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DAILY NEWS ANALYSIS

  • 12 April, 2020

  • 6 Min Read

NBFC

NBFCs Face Moratorium Issue with Banks

Part of: GS Prelims and GS-III- Economy-Bank (PT-MAINS-PERSONALITY TEST)

Non-Banking Financial Companies (NBFCs) may face a tough time following the Reserve Bank of India’s recent directive on providing a moratorium on repayment.

  • This is because though these entities are providing moratoriums to their customers, they still have to continue repaying banks and other borrowers.

Important

  • Banks are not willing to offer any moratorium on term loans taken by the NBFCs. This has put significant pressure on liquidity profiles of many NBFCs.
    • A significant part of money disbursed by NBFCs is loan taken from banks.
    • Moratorium simply refers to a legal authorisation to existing borrowers to defer or postpone their loan repayments for a predetermined period.
  • The Reserve Bank of India (RBI) had asked banks, co-operative banks and NBFCs to offer a three-month moratorium on loan repayments by their customers in the wake of the Covid-19 pandemic and the nationwide lockdown.
    • The RBI has not specifically said NBFCs should not be given moratorium by banks.
    • While a few banks are inclined to offer moratorium on NBFC loans, some of the big banks have ruled out any such facility.
  • The NBFCs have already been facing liquidity problems due to the the IL&FS and DHFL crises.
  • Total bank loan outstandings to Non-Banking Financial Company(NBFC) sector were Rs.7,37,198 crore as of January 31,2020 showing a rise of 32.2 per cent on a year-on-year basis.
    • Collections from customers have declined due to the lockdown, closure of units and job losses.
    • Almost 60% of NBFC borrowings are from non-bank sources and require continuity in debt servicing.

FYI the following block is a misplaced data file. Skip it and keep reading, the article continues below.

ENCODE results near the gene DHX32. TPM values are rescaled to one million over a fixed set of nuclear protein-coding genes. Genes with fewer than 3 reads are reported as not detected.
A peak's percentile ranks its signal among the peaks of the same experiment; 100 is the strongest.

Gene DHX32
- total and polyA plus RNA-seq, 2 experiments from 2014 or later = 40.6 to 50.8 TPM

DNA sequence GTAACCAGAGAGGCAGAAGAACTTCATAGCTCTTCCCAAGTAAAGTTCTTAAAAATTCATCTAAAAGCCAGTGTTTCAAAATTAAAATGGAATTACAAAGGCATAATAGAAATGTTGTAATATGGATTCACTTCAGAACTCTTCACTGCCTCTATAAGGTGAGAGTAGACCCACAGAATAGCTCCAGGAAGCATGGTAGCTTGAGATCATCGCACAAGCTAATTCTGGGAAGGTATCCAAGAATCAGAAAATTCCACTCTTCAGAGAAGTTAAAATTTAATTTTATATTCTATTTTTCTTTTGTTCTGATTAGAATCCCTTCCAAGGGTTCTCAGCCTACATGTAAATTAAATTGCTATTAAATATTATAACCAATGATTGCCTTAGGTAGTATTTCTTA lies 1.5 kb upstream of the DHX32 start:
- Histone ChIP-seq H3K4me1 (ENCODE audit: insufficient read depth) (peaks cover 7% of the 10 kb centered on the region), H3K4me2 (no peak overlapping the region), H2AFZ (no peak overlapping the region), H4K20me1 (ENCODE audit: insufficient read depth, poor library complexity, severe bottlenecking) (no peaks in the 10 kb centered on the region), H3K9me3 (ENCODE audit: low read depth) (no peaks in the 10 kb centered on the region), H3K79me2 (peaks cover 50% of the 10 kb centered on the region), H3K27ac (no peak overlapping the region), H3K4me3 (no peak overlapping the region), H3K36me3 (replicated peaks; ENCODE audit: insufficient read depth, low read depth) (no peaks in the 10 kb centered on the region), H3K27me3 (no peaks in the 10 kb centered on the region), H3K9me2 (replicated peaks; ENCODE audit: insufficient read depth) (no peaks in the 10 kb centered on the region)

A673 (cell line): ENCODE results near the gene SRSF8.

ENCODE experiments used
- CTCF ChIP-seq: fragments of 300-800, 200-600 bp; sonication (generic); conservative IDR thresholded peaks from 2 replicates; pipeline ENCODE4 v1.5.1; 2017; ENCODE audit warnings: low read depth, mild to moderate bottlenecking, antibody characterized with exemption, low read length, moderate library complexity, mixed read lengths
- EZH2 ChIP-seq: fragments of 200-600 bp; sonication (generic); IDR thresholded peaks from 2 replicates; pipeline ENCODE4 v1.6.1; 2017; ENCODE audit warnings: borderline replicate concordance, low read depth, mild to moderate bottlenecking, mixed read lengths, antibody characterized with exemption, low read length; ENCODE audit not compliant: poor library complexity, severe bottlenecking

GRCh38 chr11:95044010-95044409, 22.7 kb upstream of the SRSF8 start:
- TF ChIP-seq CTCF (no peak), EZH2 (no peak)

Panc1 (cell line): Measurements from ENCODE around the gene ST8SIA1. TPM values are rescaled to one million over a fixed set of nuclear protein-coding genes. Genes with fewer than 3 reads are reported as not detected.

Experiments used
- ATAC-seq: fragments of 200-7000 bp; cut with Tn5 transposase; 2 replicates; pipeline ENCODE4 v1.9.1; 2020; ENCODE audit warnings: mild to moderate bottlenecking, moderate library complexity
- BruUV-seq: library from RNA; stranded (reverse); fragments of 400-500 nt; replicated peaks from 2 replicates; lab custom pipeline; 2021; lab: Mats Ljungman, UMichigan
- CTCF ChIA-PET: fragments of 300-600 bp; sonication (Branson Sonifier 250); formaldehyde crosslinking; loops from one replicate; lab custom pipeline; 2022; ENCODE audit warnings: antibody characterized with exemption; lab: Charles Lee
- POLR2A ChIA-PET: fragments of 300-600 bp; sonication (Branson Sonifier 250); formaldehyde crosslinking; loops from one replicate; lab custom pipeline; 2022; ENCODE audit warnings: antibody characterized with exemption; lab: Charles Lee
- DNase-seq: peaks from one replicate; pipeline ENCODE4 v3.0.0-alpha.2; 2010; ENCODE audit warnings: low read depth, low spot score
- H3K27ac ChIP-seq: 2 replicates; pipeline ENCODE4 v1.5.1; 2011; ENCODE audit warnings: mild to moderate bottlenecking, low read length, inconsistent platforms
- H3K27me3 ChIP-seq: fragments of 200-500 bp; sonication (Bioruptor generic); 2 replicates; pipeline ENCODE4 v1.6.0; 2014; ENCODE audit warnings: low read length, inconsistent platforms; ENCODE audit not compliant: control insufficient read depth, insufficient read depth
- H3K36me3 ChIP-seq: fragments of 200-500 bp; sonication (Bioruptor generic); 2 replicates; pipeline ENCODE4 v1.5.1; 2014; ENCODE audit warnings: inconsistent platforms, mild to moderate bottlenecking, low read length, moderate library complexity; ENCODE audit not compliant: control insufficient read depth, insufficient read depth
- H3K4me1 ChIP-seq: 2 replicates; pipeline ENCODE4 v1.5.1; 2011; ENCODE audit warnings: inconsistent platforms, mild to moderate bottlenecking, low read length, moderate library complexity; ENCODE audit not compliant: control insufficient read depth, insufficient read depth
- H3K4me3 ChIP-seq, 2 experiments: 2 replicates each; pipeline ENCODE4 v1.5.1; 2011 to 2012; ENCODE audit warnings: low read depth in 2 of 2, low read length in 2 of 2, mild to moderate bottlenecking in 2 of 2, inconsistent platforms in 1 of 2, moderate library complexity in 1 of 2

• With minimal collections, NBFCs can only depend on their cash reserves and any backup credit lines from banks, if available for servicing such debt.
    • Debt service is the cash that is required to cover the repayment of interest and principal on a debt for a particular period.
  • Reserve Bank of India’s (RBI) Move
    • The RBI has made available Rs 1 lakh crore through its targeted long-term repo operations (TLTRO) window.
      • Corporates and government-owned financiers will also be interested in this window.
      • Only higher rated NBFCs may end up benefiting.
    • Industry chamber Assocham has proposed a special liquidity window for NBFCs, but the RBI has not shown any inclination so far.

Non-Banking Financial Company

  • NBFC is a company registered under the Companies Act, 1956.
  • It is engaged in the business of loans and advances, acquisition of shares/stocks/bonds/debentures/securities issued by Government or local authority or other marketable securities of a like nature, leasing, hire-purchase, insurance business, chit business.
  • But, it does not include any institution whose principal business is that of agriculture activity, industrial activity, purchase or sale of any goods (other than securities) or providing any services and sale/purchase/construction of immovable property.
  • A non-banking institution which is a company and has principal business of receiving deposits under any scheme or arrangement in one lump sum or in installments by way of contributions or in any other manner, is also a non-banking financial company (Residuary non-banking company).

Features of NBFCs

  • NBFC cannot accept demand deposits.
  • NBFCs do not form part of the payment and settlement system and cannot issue cheques drawn on itself.
  • Deposit insurance facility of Deposit Insurance and Credit Guarantee Corporation is not available to depositors of NBFCs.

Source: IE


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